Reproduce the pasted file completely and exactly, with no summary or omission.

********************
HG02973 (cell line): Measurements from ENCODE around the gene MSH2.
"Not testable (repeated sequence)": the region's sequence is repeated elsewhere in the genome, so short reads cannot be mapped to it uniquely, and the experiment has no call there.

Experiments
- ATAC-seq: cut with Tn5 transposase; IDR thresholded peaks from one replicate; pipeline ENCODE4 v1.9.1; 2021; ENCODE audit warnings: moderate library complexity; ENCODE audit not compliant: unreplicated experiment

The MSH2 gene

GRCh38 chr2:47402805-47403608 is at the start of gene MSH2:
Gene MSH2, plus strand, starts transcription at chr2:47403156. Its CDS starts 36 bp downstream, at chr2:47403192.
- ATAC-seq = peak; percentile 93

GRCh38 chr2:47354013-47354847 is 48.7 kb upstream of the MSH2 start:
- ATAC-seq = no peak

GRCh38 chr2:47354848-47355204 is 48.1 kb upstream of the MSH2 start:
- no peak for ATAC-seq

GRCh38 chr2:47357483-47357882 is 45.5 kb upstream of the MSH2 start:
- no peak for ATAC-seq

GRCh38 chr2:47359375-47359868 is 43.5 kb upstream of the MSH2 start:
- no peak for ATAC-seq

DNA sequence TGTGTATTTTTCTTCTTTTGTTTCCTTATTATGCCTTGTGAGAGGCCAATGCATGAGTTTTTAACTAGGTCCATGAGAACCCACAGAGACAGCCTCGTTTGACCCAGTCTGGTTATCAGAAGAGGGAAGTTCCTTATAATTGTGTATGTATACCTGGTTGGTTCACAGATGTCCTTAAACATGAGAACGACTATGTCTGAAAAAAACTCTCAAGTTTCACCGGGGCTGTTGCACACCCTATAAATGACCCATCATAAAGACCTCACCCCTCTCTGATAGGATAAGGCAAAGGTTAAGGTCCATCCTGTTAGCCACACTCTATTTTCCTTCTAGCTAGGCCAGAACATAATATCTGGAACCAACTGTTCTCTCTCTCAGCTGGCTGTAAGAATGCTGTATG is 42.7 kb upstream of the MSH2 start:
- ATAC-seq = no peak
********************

HG02973 (cell line): Measurements from ENCODE around the gene MSH2.
"Not testable (repeated sequence)": the region's sequence is repeated elsewhere in the genome, so short reads cannot be mapped to it uniquely, and the experiment has no call there.

Experiments
- ATAC-seq: cut with Tn5 transposase; IDR thresholded peaks from one replicate; pipeline ENCODE4 v1.9.1; 2021; ENCODE audit warnings: moderate library complexity; ENCODE audit not compliant: unreplicated experiment

The MSH2 gene

GRCh38 chr2:47402805-47403608 is at the start of gene MSH2:
Gene MSH2, plus strand, starts transcription at chr2:47403156. Its CDS starts 36 bp downstream, at chr2:47403192.
- ATAC-seq = peak; percentile 93

GRCh38 chr2:47354013-47354847 is 48.7 kb upstream of the MSH2 start:
- ATAC-seq = no peak

GRCh38 chr2:47354848-47355204 is 48.1 kb upstream of the MSH2 start:
- no peak for ATAC-seq

GRCh38 chr2:47357483-47357882 is 45.5 kb upstream of the MSH2 start:
- no peak for ATAC-seq

GRCh38 chr2:47359375-47359868 is 43.5 kb upstream of the MSH2 start:
- no peak for ATAC-seq

DNA sequence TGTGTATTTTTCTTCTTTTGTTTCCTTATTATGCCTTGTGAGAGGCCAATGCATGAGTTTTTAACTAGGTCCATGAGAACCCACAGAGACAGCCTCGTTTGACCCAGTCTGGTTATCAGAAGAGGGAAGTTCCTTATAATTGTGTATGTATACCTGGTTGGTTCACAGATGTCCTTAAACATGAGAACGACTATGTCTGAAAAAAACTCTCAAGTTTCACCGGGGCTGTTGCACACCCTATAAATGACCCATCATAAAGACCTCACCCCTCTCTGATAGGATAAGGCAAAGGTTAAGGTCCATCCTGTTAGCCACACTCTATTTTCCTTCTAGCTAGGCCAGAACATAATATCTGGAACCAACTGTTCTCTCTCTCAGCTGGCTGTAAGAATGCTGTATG is 42.7 kb upstream of the MSH2 start:
- ATAC-seq = no peak